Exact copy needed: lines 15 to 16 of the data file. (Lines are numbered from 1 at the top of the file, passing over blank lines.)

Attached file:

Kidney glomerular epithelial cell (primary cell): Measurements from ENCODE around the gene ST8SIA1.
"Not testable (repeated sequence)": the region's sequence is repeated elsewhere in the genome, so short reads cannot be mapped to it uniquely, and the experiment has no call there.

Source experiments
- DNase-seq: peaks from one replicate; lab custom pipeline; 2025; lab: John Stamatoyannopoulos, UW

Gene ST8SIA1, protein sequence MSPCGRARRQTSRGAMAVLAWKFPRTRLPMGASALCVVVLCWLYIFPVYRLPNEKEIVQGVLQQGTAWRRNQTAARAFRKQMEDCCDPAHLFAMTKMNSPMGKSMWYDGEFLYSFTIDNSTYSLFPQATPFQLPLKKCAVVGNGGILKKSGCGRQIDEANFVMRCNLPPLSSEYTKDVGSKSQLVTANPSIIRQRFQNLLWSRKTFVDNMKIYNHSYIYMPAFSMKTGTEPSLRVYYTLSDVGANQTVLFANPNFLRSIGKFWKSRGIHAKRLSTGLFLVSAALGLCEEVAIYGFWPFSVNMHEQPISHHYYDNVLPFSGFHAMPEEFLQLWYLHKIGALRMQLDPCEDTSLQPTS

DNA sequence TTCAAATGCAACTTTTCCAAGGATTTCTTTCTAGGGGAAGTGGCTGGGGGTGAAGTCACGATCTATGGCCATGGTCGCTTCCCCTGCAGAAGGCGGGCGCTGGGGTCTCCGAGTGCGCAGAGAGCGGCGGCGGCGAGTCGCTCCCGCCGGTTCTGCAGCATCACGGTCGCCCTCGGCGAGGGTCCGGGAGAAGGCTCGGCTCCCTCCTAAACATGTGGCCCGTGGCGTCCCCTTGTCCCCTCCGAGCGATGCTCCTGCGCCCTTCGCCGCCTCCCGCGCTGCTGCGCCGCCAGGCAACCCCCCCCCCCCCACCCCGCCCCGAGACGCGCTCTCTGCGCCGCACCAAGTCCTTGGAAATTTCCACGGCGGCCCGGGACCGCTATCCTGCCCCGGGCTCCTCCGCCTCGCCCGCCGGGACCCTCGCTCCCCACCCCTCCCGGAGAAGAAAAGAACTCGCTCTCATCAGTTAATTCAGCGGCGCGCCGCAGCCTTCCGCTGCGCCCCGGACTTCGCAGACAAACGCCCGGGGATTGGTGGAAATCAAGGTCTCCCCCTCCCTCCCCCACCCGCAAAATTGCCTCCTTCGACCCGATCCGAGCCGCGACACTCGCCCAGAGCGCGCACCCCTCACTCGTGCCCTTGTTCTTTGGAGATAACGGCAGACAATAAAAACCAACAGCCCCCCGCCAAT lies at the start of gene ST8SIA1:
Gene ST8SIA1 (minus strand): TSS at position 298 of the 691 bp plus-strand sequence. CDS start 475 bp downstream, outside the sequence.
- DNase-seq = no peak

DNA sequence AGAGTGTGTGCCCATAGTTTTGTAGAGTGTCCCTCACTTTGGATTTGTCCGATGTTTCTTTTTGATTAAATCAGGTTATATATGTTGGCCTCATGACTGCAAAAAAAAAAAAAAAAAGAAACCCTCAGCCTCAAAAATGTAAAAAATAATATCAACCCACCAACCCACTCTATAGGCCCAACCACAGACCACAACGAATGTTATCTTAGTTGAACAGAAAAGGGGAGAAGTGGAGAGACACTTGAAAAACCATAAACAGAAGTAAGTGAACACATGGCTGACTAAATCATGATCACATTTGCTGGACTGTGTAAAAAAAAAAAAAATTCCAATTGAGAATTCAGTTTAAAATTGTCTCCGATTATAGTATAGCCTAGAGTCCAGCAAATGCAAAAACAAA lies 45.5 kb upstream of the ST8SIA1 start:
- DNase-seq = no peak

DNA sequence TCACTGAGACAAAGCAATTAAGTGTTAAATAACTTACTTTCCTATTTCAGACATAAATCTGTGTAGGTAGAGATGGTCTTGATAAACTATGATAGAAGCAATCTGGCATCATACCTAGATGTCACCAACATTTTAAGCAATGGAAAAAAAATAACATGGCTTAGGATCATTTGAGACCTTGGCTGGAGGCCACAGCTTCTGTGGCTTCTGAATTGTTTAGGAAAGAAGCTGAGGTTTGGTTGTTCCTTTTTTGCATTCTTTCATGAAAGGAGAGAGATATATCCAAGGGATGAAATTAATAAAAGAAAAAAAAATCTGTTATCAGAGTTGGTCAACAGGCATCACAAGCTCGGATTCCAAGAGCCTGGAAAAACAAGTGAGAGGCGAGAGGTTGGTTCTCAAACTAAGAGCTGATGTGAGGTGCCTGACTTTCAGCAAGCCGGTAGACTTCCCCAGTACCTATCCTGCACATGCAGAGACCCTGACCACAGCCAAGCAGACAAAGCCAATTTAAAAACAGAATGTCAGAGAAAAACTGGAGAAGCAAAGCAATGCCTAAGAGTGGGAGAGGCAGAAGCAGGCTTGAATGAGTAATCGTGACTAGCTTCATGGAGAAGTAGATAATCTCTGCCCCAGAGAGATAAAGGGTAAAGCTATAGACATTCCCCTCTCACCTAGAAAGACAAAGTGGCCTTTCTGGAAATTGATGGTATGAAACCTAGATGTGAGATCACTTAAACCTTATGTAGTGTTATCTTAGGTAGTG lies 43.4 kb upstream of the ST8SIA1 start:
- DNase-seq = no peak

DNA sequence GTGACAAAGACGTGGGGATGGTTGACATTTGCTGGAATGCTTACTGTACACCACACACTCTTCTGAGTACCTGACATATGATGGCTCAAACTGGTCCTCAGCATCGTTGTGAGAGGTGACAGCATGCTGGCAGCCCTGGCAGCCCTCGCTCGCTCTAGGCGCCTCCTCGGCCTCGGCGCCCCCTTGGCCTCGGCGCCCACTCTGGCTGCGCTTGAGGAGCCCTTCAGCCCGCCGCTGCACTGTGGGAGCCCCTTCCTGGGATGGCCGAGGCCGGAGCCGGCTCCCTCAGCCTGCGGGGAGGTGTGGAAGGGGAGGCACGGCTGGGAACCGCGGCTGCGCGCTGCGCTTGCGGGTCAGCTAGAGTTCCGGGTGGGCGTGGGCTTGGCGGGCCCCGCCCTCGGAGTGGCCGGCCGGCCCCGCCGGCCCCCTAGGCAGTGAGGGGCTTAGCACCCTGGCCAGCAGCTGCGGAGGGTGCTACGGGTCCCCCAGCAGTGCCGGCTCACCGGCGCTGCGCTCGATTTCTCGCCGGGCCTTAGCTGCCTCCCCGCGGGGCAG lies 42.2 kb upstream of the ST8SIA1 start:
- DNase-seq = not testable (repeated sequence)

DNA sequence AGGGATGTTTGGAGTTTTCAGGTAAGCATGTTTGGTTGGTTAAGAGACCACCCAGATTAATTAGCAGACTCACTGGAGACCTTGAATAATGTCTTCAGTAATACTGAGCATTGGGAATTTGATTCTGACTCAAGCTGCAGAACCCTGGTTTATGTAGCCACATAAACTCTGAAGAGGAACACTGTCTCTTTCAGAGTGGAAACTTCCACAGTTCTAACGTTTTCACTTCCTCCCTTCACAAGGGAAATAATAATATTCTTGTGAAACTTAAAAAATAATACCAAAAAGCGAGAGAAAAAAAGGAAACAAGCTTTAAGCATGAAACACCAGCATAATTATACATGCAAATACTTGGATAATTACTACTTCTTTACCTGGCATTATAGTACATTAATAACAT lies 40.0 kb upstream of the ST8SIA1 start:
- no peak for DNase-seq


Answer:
DNA sequence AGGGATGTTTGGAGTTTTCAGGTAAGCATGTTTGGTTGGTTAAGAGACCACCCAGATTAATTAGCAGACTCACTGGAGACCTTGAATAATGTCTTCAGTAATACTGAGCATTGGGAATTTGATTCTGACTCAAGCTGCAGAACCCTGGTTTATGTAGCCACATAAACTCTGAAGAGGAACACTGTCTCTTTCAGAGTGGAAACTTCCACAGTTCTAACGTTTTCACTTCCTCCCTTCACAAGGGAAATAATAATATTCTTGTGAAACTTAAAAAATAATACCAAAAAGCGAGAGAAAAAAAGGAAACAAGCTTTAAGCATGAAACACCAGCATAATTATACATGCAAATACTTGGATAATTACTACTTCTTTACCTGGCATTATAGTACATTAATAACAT lies 40.0 kb upstream of the ST8SIA1 start:
- no peak for DNase-seq